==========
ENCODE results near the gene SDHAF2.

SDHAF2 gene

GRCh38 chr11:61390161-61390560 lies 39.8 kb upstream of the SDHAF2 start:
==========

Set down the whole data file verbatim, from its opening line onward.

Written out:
ENCODE results near the gene SDHAF2.

SDHAF2 gene

GRCh38 chr11:61390161-61390560 lies 39.8 kb upstream of the SDHAF2 start: